A study from the Lockheed Martin and its Cyber Security Alliance partners found that 85 percent of federal technology leaders and decision makers consider cyber security as a top most priority for Federal verticals, followed to a lesser degree by mobile computing (39%), cloud computing (26%) and big data (27%).
The results of a collaborative cyber security survey in a new white paper titled “Cyber Security and Transformational Technologies” see cyber security threats along with new budget constraints and shifting administration priorities, integrating new technologies and managing cloud as a high priority and major initiatives underway in federal, defense/military and intelligence agencies
The study suggested that while government agencies are actively implementing initiatives involving cloud computing, mobile devices and big data, all of them still pose security risks and challenges. Government’s challenge is two-fold, adopting transformational technologies to help reduce operating costs while also keeping systems and data safe.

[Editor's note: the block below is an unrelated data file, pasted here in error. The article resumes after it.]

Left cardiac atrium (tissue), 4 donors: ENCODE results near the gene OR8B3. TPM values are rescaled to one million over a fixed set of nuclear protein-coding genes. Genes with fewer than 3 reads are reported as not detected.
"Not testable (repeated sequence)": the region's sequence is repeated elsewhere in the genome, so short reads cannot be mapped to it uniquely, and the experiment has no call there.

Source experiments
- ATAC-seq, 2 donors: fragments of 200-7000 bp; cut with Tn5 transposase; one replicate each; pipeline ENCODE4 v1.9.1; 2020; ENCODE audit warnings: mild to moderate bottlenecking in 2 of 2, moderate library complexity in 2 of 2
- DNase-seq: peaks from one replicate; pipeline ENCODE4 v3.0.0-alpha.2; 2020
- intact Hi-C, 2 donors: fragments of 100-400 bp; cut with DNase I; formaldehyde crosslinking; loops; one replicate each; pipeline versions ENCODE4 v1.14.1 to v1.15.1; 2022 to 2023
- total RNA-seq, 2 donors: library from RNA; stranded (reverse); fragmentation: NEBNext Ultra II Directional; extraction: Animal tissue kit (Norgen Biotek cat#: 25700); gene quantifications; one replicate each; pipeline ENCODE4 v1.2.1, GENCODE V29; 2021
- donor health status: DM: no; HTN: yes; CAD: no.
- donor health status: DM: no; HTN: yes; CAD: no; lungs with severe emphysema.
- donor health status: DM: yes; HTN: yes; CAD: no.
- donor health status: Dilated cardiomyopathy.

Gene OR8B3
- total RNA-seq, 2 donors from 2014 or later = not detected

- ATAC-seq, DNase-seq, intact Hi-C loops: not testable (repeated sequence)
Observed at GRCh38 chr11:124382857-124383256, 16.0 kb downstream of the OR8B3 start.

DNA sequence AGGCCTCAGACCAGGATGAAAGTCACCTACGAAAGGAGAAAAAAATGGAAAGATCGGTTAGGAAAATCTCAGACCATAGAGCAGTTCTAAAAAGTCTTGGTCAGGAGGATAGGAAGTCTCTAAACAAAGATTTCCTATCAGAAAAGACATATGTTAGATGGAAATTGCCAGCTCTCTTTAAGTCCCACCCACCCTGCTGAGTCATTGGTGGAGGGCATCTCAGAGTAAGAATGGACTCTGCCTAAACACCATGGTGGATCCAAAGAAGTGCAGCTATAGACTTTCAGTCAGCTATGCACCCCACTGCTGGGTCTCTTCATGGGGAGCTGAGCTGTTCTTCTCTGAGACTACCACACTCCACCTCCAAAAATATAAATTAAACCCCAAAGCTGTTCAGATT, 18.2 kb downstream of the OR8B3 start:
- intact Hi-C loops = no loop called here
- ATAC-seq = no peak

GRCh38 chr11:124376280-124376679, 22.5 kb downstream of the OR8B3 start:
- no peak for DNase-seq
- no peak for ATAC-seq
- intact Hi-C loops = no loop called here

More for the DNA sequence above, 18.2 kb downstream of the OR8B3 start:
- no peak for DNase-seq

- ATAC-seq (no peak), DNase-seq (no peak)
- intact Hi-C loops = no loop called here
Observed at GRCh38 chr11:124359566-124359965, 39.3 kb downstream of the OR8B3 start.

More than 90% of all respondents said they are quite prepared to deal with 8 of these top 10 cyber threats including malware, spam, phishing, accidental data leakage, data breaches, social engineering, cyber espionage, insiders and mobile. The majority of study participants agree to opt for an integrated solution optimizing all segments of the implementation, including virtualization, network, computer/servers, storage, and applications.
Federal community clouds are anticipated to be used by 52% of federal IT professionals, where two or more agencies share the same cloud, while 42% expect to use private clouds and 21% of government IT professionals are comprised of hybrid clouds. The top three cited benefits reported in the study were easy and flexible access and usability, cost savings and added infrastructure efficiency.
Back in 2011, this study saw that many IT professionals in the government expressed concern about cyber security in the cloud. This was in part because they did not know enough about the working security under different cloud models to protect sensitive information.
“The promise of cloud computing, when implemented well is effectively invisible to the vast majority of government employees,” the study noted. “While mobility is enticing because it has the potential to radically change how government workers do their jobs.”
Big data has the potential to inject an almost entrepreneurial spirit into the government, as both public and private sectors look to build new models of performance based on information that has been locked away in vast quantities of raw data.